Oregon Youth Team Travels to Remote Alaska

For the third consecutive summer, last year my family and I participated in a mission trip to Saint Lawrence Island, in Alaska.

Some ask me if it was an exciting trip; all I can say is that “exciting” is an understatement. Primitive transportation, plumbing (if you’re lucky), prices soaring, limited communication—all describe the villages where we worked.

For the past nine years, the Oregon Conference has sponsored a vacation Bible school (VBS) team to St. Lawrence Island, about 140 miles from Nome, 40 miles from Russia. It has two villages: Gambell and Savoonga, with about 600 native Siberian Yupiks each.

Children and adults, alike, appreciate our ministry. We were gone 19 days, including travel time, and our team of 11 provided VBS programs for about 60 children, daily, during our week on the Island.

It was a learning experience for the children, as well as for our team of eight youths and three adult sponsors. Our team consisted of my mom and dad, Jan and Dennis Jorgenson; my sister Marina Jorgenson; Cody Canada; Jeff Prine; Walter Spidal; Tasha Wold; Katie Schwartz; Caitlin McNabb; our wonderful cook, Amy Deming; and 12-year-old me, Jennifer.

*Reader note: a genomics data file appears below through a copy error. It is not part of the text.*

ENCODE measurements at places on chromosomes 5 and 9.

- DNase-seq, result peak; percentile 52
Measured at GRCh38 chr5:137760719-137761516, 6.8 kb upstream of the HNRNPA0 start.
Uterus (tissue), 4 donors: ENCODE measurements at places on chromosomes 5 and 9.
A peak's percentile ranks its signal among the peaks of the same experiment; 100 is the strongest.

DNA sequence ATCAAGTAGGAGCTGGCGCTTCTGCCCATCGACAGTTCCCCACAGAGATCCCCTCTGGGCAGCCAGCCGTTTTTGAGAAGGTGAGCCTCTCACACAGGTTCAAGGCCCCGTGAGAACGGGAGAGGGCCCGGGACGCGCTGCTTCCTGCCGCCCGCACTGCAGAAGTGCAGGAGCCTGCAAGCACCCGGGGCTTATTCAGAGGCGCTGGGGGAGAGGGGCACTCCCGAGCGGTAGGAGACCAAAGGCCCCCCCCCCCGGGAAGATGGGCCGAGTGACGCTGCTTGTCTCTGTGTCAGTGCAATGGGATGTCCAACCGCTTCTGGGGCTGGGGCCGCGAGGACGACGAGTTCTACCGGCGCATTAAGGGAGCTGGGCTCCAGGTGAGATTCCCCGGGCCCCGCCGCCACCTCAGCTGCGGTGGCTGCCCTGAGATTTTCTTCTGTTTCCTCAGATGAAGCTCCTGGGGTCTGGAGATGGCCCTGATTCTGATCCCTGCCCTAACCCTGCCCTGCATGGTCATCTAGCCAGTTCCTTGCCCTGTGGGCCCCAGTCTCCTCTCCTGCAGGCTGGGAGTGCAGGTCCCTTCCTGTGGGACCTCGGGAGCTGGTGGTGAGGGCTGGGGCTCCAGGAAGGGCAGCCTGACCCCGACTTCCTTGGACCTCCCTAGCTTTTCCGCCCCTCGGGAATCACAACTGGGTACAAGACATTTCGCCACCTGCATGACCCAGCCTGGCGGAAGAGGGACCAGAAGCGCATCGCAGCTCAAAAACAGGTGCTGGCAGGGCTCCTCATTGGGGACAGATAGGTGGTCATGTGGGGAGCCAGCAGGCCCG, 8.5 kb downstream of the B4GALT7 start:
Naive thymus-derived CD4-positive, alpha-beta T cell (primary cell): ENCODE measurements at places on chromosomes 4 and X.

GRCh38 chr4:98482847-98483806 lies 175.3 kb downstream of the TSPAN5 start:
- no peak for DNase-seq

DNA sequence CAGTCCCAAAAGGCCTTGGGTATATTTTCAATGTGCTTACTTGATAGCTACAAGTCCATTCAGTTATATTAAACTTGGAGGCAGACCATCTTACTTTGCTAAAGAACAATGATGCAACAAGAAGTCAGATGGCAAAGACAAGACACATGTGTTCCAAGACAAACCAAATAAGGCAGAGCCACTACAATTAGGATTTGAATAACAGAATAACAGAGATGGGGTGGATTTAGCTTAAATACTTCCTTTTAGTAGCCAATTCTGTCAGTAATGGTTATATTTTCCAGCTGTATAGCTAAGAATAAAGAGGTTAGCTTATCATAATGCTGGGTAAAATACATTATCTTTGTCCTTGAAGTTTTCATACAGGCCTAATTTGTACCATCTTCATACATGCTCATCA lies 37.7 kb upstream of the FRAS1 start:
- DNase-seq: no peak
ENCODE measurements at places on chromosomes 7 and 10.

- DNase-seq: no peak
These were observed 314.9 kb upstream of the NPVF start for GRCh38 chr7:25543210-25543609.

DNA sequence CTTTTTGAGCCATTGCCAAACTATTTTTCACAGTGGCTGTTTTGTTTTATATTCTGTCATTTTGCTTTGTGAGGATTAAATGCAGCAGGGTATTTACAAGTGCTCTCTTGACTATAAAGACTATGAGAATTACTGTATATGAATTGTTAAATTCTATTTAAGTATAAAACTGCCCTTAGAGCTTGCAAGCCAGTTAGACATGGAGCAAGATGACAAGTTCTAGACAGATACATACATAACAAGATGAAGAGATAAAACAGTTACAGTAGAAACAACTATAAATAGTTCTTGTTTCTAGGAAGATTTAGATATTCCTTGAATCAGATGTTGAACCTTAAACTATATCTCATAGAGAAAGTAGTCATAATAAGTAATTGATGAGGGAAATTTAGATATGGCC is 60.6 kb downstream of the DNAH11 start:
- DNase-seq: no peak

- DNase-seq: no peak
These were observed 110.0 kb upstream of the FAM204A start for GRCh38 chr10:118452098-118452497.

Though our purpose was to present VBS to the younger children, we felt a need to reach out to teenagers, as well. So evenings, we would hold “Teen Nite.” Not nearly as structured as VBS, it provided a place for teens to hang out in a Christian environment. We sang, had worship, played games, and sometimes just sat and talked.

Some days, we took walks to the beach or around the village with the teens, learning a lot about the culture of the Siberian Yupiks. This helped immensely when it came to connecting with the younger children.

Ray of Hope

Children don’t get a lot of visitors on the Island. So they eagerly await summertime when VBS comes around. They love us and completely look up to us. With their adorable smiles, I wish I could take them home with me.

They enjoy taking us to their favorite spots on the beach or playground and showing us where they live.

Visiting Savoonga and Gambell made me think of how fortunate I am to have the hope that God will come again and take me home with Him. We gave the villagers a brief look into God’s Word, but that bit of light offers them only a ray of hope.

It’s a real blessing to see 60 children, not much younger than myself, soaking up the good news about Jesus. I was moved to see young people 15, 16, even 17 years of age sitting in awe at the stories we told about.

Though Portland, Ore., where I come from is one of the larger cities in the Northwest and Gambell and Savoonga are two of the smallest, our friendships will last our lifetime on earth, and I hope for eternity in heaven.

January 01, 2003 / Oregon Conference